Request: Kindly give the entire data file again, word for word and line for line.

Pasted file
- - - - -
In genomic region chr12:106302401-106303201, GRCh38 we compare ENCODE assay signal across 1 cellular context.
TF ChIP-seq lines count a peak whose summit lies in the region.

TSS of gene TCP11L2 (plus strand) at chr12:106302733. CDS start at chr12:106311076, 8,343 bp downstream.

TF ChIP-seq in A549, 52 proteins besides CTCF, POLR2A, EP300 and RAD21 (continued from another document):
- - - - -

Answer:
In genomic region chr12:106302401-106303201, GRCh38 we compare ENCODE assay signal across 1 cellular context.
TF ChIP-seq lines count a peak whose summit lies in the region.

TSS of gene TCP11L2 (plus strand) at chr12:106302733. CDS start at chr12:106311076, 8,343 bp downstream.

TF ChIP-seq in A549, 52 proteins besides CTCF, POLR2A, EP300 and RAD21 (continued from another document):